Guest Blog: The Concentrated Solar Power (CSP) Opportunity in India
Mr. Lavleen Singal is the Founder of Acira Solar, a solar thermal power producer. Acira Solar has technology partnerships with international technology companies that have been involved in the development and operation of solar thermal power projects. Mr. Singhal also advises BRIDGE TO INDIA on CSP.
Falling costs of concentrated solar power (CSP) development make India a promising opportunity for this industry. However, to realize this opportunity, some challenges need to be overcome.
- Globally, CSP technology is competing with falling cost of PV technology
- However, India is one of the countries that hold most promise for CSP; it is believed that costs can be driven down significantly in India
- Unavailability of data is a significant challenge that hinders pre project preparation – considered necessary for CSP projects
Seven projects totalling 470 MW are under implementation, with most site development work completed, installation of solar field components commenced and all equipment ordered from the respective vendors. Although the date for completion and commercial generation is March 31st 2013, it is unlikely that projects will start supplying electricity to the grid by then.
The NSM document envisages construction of up to 9,000MW grid connected capacity by 2017. In its 9th plan document to the Planning Commission, the Ministry of New & Renewable Energy (MNRE) has sought funds to provide Generation Based Incentive (GBI) for 2,500MW of capacity and the NVVN has offered to ‘bundle’ 1,500MW of this capacity. The balance capacity is likely to be met through a strong Renewable Purchase Obligation (RPO) with a ‘bankable’ Renewable Energy Certificate (REC) scheme.
However, globally, these are difficult times for CSP. This is due to the declining costs of PV modules. With better viability, simpler technology, easier construction and maintenance, many developers have preferred to convert their CSP projects to ones with PV technology. From a present deployment of approximately 2,000MW to an anticipated 20,000MW capacity for CSP by 2020 seems highly unlikely under the current scenario.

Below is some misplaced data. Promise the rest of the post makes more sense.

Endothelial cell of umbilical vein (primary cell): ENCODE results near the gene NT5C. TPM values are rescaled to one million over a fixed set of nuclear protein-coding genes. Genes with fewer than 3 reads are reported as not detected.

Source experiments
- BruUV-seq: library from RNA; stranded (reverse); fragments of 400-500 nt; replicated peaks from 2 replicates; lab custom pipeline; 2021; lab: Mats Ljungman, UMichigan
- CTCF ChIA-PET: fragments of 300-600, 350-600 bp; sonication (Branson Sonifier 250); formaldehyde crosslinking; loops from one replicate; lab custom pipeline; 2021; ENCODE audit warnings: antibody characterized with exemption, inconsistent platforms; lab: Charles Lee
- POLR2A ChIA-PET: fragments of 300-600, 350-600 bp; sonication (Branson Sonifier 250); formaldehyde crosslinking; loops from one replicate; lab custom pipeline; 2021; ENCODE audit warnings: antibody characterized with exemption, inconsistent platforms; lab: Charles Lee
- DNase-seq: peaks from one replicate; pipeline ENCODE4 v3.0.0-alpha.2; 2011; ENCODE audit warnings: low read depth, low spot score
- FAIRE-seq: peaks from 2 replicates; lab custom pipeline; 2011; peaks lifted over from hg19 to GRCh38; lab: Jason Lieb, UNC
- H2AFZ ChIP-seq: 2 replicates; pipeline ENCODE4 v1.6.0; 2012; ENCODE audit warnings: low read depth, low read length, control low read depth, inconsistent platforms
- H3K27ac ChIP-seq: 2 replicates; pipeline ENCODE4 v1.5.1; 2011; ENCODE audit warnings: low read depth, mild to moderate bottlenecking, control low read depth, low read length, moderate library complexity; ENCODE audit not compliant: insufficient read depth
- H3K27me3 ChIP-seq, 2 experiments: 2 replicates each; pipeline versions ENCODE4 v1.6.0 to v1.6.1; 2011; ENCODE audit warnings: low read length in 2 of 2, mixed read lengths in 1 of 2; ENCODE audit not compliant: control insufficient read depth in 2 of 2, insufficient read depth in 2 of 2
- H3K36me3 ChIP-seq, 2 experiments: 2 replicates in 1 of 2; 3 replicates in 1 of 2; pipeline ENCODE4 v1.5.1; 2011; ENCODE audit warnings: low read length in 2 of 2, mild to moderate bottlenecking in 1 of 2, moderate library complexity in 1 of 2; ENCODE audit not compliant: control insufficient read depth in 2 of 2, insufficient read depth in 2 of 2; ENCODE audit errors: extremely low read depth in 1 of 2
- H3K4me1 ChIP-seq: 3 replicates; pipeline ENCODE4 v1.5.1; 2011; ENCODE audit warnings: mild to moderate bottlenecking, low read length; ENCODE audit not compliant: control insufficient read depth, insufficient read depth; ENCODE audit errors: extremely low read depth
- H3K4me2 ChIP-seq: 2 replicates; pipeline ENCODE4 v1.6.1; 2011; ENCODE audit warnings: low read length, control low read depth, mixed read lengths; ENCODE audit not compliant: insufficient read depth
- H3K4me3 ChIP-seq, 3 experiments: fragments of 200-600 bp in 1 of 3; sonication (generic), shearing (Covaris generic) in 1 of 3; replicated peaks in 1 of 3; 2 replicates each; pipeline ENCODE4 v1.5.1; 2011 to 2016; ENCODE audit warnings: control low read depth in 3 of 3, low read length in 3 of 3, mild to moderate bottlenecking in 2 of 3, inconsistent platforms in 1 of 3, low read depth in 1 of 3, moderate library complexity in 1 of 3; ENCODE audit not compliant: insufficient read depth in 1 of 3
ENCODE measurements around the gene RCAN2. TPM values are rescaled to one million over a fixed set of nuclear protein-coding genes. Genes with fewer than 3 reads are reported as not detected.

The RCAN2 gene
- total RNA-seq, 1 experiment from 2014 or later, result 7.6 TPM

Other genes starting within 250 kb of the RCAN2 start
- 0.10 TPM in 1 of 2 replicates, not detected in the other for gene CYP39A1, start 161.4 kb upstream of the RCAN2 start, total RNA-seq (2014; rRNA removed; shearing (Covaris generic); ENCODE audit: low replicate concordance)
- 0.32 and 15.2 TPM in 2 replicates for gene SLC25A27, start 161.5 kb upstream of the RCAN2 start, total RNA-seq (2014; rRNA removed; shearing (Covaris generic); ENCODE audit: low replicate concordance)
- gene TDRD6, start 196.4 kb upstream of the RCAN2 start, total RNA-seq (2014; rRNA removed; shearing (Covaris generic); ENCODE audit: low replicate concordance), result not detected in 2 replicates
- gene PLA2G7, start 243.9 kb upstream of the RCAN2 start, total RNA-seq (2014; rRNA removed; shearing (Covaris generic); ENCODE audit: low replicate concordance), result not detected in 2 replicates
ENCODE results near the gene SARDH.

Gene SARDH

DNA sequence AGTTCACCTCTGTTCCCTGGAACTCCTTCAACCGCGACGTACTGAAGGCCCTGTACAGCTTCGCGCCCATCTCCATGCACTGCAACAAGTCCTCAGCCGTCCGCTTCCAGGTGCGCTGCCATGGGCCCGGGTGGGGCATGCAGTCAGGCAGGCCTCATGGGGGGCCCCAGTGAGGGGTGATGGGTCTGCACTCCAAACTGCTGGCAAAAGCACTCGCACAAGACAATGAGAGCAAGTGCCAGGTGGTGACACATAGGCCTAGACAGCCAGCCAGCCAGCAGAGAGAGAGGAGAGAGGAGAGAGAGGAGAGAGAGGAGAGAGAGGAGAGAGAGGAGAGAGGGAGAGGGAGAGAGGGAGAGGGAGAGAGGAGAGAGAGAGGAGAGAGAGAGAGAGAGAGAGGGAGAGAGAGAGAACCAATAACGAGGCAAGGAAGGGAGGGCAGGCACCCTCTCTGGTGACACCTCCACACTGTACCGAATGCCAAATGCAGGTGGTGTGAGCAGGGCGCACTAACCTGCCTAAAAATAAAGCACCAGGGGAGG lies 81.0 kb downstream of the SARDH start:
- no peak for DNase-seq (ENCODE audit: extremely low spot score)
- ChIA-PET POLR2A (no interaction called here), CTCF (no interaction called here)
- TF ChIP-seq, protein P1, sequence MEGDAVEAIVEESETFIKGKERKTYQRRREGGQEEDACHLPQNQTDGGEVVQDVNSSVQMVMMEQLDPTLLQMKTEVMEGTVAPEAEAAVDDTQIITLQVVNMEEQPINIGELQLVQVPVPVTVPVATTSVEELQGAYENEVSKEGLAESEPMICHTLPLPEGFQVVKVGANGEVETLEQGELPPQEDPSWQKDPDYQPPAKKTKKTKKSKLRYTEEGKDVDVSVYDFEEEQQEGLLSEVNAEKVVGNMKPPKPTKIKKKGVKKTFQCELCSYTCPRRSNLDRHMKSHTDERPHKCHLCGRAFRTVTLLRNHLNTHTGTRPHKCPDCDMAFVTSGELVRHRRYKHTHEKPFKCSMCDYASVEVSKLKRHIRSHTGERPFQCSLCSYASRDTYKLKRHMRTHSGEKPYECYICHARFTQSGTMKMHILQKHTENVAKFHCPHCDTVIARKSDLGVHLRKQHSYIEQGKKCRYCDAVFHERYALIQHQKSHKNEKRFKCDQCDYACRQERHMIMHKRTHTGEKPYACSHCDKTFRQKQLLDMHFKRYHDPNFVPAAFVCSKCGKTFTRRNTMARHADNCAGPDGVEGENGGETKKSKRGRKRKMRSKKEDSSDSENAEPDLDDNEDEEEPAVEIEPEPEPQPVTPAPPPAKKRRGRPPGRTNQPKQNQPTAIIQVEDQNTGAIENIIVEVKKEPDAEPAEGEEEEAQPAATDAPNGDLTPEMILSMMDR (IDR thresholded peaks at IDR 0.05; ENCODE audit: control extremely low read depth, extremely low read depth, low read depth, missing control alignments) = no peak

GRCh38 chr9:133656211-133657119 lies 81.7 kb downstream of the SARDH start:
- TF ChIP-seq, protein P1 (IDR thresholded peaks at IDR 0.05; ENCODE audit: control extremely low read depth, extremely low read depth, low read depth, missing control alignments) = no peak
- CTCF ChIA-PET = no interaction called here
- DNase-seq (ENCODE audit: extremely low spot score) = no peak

Nonetheless, India is one of the few countries that holds the maximum promise for CSP projects. We can expect a deployment rate of a minimum 1,000MW per year until 2017 as well as about 500MW of pilot demonstration projects. Additionally, Indian states are likely to implement an additional 100MW of CSP projects per year in select states where the solar resource is good.
Policy makers in India view CSP favorably due to its ability to ‘store’ and generate electricity when needed; hybridization with coal, gas and biomass; and the fact that smaller plants with storage meet the needs of rural India where it is technically and economically not feasible to supply ‘conventional’ elecricity. Developers and planners also strongly believe that the Indian industry has the capability to drive down the costs of CSP faster than the international market. It is already known that site development, civil works, construction, installation and commissioning costs are significantly lower than the rest of the world. As a result, it may be possible to implement a fully optimized CSP project within EUR2/W without storage. A typical 100MW plant ought to cost less than INR13.5billion (EUR195m) with an expected electricity output exceeding 200GWh/year using parabolic trough technology (without storage) at the right locations.
Anticipating a further reduction in costs, especially for thermal storage, CSP projects could become more feasible than at present, once the on-going projects have been implemented and their performance gauged. It is for these reasons that the Indian market for CSP holds the maximum promise at this juncture. This, however, is only part of the story.Pre-project work is an absolute necessity while planning CSP projects, particularly in India. Solar radiation data, particularly DNI data is simply not available. Without solar resource characterization it is nearly impossible to optimize the solar field and thermal storage size to achieve the lowest levelized cost of electricity. Therefore, proper site selection, land acquisition, installation of solar meteorological stations (measuring data for at least one year), pre-project feasibility; identification of Indian vendors and assessment of their quality, cost and performance are some of the key pre-project issues that must be addressed. Proper pre-feasibility studies would lead to an accurate assessment of the ‘bid price’, but more importantly a ‘letter of comfort’ from financial institutions for non-recourse debt financing could be one of the key metrics to the successful development of CSP projects.